Johannes Vermeer Paints The Art of Painting
Few paintings in the entire history of art seem as perfect as this one.
Vermeer's extraordinary technical mastery, the crystal-clear light which illuminates the scene, the purity of the volumes and the unique psychological distancing of the figures are all characteristics of his work that here reach an extraordinary level of refinement.
Paradoxically, this painting is exceptional within the artist's oeuvre, both in its allegorical subject and for being one of the largest of all his paintings. We do not know what motivated Vermeer to produce it, but his family's efforts to retain it at a period of economic difficulty indicate that it was a picture of which the artist and his descendents were particularly proud.
Experts attribute symbolism to various aspects of the painting.
The subject is the Muse of History, Clio. This is evidenced by her wearing a laurel wreath, holding a trumpet (depicting fame), and may be carrying a book by Thucydides, according to Cesare Ripa's 16th century book on emblems and personifications titled Iconologia.
The double headed eagle, symbol of the Austrian Habsburg dynasty and former rulers of Holland, which adorns the central golden chandelier, may have represented the Catholic faith. Vermeer was unique in being a Catholic in a predominantly Protestant Holland. The absence of candles in the chandelier is also supposed to represent the suppression of the Catholic faith.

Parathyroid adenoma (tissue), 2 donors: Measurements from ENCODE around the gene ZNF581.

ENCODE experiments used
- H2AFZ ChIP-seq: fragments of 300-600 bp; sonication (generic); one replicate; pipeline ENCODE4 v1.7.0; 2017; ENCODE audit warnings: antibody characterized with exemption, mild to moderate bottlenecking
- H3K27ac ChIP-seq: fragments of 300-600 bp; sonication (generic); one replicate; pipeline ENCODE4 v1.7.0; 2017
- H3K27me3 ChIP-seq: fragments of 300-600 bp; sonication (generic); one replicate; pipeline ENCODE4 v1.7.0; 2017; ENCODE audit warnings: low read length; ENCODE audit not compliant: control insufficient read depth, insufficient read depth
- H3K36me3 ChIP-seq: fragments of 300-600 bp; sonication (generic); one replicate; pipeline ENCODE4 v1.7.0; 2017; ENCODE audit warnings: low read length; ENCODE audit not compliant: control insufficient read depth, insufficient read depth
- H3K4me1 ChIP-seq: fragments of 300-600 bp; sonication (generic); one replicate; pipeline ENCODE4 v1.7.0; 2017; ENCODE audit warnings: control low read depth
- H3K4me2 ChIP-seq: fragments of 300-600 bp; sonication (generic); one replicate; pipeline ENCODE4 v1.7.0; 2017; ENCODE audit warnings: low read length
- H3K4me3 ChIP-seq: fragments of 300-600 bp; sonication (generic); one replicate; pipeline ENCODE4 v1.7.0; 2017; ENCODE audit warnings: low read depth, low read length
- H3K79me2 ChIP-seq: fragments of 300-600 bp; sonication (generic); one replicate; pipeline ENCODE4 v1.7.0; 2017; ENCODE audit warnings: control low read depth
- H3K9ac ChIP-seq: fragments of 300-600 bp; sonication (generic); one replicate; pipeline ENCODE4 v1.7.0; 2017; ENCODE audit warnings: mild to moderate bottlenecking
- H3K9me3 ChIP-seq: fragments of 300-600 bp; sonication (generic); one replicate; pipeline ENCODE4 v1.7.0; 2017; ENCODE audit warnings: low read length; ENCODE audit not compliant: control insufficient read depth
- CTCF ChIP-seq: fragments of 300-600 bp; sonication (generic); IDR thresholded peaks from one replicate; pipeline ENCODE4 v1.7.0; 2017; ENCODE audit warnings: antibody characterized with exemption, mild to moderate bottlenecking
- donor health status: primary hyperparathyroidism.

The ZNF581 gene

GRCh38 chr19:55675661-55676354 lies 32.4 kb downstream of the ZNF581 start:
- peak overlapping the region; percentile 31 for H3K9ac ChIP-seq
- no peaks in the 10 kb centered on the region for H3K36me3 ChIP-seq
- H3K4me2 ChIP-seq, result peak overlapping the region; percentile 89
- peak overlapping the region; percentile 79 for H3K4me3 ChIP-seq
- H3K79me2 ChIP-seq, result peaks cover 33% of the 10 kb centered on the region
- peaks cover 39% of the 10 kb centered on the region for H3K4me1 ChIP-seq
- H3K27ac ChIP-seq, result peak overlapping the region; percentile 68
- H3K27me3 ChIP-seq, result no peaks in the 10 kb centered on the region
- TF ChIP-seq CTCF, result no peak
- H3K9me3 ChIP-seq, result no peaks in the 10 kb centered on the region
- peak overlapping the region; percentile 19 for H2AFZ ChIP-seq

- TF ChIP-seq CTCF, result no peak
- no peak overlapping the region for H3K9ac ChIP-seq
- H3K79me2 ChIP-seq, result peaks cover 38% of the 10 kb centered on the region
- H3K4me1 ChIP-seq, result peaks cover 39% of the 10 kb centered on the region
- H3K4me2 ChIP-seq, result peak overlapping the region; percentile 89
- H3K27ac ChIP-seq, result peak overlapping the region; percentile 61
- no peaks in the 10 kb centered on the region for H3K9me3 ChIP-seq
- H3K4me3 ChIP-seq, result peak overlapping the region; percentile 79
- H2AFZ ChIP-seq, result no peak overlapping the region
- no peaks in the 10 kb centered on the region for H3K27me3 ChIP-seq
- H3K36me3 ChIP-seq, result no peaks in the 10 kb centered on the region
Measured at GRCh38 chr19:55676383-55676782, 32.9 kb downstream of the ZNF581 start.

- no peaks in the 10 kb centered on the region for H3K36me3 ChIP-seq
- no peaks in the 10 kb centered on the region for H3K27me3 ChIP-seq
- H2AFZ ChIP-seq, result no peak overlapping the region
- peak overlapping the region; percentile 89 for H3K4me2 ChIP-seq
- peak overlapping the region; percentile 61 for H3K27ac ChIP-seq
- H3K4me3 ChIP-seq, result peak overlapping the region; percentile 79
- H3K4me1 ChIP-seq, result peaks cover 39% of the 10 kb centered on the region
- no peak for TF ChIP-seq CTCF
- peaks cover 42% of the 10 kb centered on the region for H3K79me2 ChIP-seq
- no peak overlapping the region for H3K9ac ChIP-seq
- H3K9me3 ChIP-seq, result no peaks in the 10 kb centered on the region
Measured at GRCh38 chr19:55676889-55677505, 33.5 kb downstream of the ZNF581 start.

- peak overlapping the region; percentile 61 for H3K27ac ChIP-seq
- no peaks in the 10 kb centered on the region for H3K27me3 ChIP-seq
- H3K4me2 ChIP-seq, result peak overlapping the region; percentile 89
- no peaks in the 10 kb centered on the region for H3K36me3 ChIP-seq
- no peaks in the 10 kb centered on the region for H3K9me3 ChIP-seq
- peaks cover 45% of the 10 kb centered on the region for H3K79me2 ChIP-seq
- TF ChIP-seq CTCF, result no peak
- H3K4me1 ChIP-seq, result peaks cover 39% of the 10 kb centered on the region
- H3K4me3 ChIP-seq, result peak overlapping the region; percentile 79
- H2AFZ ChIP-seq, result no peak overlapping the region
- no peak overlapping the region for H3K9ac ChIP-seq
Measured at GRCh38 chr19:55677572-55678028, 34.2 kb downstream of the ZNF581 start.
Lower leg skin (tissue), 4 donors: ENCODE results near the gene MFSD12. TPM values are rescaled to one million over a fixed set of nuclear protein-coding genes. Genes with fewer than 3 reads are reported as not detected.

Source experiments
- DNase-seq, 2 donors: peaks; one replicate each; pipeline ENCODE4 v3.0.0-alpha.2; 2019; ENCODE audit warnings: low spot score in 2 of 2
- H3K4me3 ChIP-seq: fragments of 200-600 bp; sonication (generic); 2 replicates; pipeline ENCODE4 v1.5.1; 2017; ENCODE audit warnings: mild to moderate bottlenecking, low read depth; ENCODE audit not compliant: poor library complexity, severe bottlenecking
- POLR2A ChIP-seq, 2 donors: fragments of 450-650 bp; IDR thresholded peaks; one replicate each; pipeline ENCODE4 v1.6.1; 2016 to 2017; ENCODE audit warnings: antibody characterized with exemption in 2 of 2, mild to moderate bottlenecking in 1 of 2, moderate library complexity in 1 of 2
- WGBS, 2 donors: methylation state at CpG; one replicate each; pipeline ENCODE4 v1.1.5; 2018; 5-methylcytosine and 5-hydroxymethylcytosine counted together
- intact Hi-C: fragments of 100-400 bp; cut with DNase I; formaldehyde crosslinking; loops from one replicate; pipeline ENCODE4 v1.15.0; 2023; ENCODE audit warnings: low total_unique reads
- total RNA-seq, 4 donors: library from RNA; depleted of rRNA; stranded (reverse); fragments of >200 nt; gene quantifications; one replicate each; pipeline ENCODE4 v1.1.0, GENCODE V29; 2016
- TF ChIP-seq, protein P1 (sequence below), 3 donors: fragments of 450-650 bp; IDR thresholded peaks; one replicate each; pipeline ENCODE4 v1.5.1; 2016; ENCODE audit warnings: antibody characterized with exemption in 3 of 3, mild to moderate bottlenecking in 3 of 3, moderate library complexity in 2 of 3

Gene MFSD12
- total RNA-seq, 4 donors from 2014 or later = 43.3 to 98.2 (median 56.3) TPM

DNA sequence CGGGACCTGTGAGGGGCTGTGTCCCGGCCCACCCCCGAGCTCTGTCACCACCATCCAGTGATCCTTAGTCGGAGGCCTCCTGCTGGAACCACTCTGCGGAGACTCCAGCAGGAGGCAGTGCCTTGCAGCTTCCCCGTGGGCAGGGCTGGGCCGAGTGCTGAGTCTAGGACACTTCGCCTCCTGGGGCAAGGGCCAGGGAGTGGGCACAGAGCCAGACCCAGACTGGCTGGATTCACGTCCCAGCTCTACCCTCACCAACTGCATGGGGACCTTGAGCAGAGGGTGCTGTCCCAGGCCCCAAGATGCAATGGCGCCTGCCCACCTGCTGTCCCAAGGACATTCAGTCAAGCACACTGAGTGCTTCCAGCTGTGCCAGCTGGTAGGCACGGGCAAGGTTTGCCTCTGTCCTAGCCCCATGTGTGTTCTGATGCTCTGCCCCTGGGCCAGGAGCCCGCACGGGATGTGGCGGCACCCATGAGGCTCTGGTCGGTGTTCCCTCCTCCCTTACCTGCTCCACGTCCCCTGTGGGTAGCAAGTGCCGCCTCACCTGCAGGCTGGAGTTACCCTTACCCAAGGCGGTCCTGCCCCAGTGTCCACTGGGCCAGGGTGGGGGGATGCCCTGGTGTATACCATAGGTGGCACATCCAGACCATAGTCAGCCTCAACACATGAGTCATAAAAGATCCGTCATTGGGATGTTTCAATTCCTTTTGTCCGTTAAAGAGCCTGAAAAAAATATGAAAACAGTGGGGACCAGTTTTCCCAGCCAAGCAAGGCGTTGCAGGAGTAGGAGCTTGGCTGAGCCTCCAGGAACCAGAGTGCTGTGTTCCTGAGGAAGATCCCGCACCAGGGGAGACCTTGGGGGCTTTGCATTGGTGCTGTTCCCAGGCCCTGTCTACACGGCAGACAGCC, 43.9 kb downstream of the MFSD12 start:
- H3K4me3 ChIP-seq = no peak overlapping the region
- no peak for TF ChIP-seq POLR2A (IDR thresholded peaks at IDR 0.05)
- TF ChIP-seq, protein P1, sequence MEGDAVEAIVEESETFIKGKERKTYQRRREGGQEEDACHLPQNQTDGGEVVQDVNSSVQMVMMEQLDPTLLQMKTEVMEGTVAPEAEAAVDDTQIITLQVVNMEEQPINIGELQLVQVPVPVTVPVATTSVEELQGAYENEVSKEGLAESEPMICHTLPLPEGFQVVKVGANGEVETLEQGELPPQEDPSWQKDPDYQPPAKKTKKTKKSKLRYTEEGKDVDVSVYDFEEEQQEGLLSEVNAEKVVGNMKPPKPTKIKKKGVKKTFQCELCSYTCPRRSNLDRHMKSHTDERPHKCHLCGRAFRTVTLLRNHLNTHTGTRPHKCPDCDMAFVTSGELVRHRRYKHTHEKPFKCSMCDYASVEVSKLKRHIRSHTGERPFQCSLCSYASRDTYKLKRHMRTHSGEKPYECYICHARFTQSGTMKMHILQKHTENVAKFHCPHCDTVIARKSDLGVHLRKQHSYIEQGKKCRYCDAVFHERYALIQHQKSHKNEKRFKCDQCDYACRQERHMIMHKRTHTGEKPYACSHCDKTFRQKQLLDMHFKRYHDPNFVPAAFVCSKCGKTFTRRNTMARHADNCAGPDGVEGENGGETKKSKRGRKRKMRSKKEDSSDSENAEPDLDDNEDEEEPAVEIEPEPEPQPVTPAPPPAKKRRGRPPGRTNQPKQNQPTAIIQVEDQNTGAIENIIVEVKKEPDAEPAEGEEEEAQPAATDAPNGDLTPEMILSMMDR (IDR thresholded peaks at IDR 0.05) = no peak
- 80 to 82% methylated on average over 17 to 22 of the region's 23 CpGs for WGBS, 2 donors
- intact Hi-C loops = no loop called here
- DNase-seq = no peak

The map on the back wall has a rip that divides the Netherlands between the north and south. (West is at the top of the map, as was the custom.) The rip symbolizes the division between the Dutch Republic to the north and the Habsburg controlled provinces to the south. The map by Claes Jansz Visscher (Nicolaum Piscatorem) predates the painting and shows the earlier political division between the Union of Utrecht to the north, and the colonies to the south.
The mask lying on the table next to the artist is thought to be a death mask, depicting the ineffectiveness of the Habsburg monarch.
Salvador Dalí refers to "The Art of Painting" in his own surrealistic painting The Ghost of Vermeer of Delft Which Can Be Used As a Table (1934). On Dali's painting we can see the image of Vermeer viewed from his back re-created as a strange kind of table.